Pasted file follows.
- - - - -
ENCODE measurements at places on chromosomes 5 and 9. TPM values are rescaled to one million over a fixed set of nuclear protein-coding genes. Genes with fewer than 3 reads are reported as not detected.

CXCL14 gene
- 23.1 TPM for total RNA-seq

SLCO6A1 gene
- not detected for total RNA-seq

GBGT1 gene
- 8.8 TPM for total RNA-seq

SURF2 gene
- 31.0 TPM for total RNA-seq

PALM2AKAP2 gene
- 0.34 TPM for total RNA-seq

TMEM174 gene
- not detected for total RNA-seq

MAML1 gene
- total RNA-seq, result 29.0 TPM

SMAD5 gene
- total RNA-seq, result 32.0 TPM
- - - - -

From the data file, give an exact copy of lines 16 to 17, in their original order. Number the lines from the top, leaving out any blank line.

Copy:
SMAD5 gene
- total RNA-seq, result 32.0 TPM